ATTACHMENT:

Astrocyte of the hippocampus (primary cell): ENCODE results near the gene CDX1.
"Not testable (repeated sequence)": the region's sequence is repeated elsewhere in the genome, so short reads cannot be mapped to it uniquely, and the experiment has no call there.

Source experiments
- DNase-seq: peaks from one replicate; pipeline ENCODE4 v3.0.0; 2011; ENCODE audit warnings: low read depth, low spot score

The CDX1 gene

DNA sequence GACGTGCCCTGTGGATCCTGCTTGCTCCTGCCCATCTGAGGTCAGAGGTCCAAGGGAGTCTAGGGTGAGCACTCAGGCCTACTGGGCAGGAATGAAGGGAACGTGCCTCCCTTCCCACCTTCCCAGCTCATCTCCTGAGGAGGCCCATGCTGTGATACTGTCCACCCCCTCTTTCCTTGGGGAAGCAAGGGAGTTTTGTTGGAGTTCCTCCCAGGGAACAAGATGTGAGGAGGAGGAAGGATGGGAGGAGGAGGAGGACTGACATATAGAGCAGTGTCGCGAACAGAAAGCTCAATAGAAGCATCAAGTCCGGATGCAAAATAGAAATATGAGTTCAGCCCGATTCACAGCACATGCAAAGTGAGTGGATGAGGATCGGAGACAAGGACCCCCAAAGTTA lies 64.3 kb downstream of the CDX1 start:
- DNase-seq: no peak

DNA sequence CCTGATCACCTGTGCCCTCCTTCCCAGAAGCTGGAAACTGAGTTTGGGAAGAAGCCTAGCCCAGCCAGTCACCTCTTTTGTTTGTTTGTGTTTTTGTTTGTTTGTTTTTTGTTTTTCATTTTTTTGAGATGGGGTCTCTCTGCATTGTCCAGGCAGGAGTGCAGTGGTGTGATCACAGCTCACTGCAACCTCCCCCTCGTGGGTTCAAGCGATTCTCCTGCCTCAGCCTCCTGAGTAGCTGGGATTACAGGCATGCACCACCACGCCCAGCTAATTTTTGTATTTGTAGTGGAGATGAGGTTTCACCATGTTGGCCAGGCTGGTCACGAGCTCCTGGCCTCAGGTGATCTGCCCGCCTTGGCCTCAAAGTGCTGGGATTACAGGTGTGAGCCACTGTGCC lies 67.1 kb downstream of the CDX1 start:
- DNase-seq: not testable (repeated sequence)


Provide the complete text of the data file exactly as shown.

Astrocyte of the hippocampus (primary cell): ENCODE results near the gene CDX1.
"Not testable (repeated sequence)": the region's sequence is repeated elsewhere in the genome, so short reads cannot be mapped to it uniquely, and the experiment has no call there.

Source experiments
- DNase-seq: peaks from one replicate; pipeline ENCODE4 v3.0.0; 2011; ENCODE audit warnings: low read depth, low spot score

The CDX1 gene

DNA sequence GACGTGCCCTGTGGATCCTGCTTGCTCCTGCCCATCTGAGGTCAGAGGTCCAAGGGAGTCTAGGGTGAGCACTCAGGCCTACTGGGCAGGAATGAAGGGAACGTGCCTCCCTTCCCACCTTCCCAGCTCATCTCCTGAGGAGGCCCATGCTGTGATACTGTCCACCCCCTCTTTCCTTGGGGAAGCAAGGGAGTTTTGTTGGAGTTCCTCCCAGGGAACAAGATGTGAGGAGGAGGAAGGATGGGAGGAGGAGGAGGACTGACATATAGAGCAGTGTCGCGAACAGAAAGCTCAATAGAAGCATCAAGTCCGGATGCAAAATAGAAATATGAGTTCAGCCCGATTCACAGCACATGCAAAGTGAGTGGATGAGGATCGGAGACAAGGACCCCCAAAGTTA lies 64.3 kb downstream of the CDX1 start:
- DNase-seq: no peak

DNA sequence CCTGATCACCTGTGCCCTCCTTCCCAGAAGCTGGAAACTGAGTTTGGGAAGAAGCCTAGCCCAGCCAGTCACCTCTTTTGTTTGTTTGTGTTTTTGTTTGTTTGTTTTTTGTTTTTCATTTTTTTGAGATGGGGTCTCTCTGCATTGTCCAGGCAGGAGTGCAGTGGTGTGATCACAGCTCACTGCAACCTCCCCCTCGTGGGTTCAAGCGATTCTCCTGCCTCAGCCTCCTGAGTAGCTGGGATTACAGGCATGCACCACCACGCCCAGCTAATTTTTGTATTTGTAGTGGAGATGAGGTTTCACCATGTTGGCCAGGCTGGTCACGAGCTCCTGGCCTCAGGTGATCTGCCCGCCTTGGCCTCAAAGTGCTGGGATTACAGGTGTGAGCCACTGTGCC lies 67.1 kb downstream of the CDX1 start:
- DNase-seq: not testable (repeated sequence)